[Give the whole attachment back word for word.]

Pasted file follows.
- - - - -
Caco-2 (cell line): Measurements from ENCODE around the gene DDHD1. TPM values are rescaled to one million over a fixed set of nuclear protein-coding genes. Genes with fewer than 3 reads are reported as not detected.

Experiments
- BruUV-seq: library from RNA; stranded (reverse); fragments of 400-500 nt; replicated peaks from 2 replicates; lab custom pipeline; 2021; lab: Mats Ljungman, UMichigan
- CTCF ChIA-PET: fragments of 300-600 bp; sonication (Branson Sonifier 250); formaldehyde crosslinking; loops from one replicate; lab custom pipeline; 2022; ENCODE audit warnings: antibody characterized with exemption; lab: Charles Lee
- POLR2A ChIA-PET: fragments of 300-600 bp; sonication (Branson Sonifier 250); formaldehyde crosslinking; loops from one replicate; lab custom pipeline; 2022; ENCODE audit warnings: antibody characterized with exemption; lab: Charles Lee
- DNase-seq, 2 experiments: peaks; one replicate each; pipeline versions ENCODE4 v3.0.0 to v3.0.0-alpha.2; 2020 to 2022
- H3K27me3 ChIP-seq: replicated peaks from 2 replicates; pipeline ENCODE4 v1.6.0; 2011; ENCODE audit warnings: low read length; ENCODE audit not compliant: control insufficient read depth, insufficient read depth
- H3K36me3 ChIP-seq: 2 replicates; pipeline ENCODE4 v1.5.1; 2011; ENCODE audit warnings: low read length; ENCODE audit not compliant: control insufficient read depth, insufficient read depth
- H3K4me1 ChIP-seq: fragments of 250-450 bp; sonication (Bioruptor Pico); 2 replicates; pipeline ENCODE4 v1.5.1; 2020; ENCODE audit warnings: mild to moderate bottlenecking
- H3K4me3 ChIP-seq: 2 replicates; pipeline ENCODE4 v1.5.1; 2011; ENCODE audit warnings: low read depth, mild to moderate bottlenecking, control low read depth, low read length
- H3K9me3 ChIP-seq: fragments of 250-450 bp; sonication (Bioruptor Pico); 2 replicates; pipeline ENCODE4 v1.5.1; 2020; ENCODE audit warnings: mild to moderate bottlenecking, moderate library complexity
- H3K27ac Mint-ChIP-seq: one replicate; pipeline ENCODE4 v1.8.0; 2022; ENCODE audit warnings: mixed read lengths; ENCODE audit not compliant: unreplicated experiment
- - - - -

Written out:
Caco-2 (cell line): Measurements from ENCODE around the gene DDHD1. TPM values are rescaled to one million over a fixed set of nuclear protein-coding genes. Genes with fewer than 3 reads are reported as not detected.

Experiments
- BruUV-seq: library from RNA; stranded (reverse); fragments of 400-500 nt; replicated peaks from 2 replicates; lab custom pipeline; 2021; lab: Mats Ljungman, UMichigan
- CTCF ChIA-PET: fragments of 300-600 bp; sonication (Branson Sonifier 250); formaldehyde crosslinking; loops from one replicate; lab custom pipeline; 2022; ENCODE audit warnings: antibody characterized with exemption; lab: Charles Lee
- POLR2A ChIA-PET: fragments of 300-600 bp; sonication (Branson Sonifier 250); formaldehyde crosslinking; loops from one replicate; lab custom pipeline; 2022; ENCODE audit warnings: antibody characterized with exemption; lab: Charles Lee
- DNase-seq, 2 experiments: peaks; one replicate each; pipeline versions ENCODE4 v3.0.0 to v3.0.0-alpha.2; 2020 to 2022
- H3K27me3 ChIP-seq: replicated peaks from 2 replicates; pipeline ENCODE4 v1.6.0; 2011; ENCODE audit warnings: low read length; ENCODE audit not compliant: control insufficient read depth, insufficient read depth
- H3K36me3 ChIP-seq: 2 replicates; pipeline ENCODE4 v1.5.1; 2011; ENCODE audit warnings: low read length; ENCODE audit not compliant: control insufficient read depth, insufficient read depth
- H3K4me1 ChIP-seq: fragments of 250-450 bp; sonication (Bioruptor Pico); 2 replicates; pipeline ENCODE4 v1.5.1; 2020; ENCODE audit warnings: mild to moderate bottlenecking
- H3K4me3 ChIP-seq: 2 replicates; pipeline ENCODE4 v1.5.1; 2011; ENCODE audit warnings: low read depth, mild to moderate bottlenecking, control low read depth, low read length
- H3K9me3 ChIP-seq: fragments of 250-450 bp; sonication (Bioruptor Pico); 2 replicates; pipeline ENCODE4 v1.5.1; 2020; ENCODE audit warnings: mild to moderate bottlenecking, moderate library complexity
- H3K27ac Mint-ChIP-seq: one replicate; pipeline ENCODE4 v1.8.0; 2022; ENCODE audit warnings: mixed read lengths; ENCODE audit not compliant: unreplicated experiment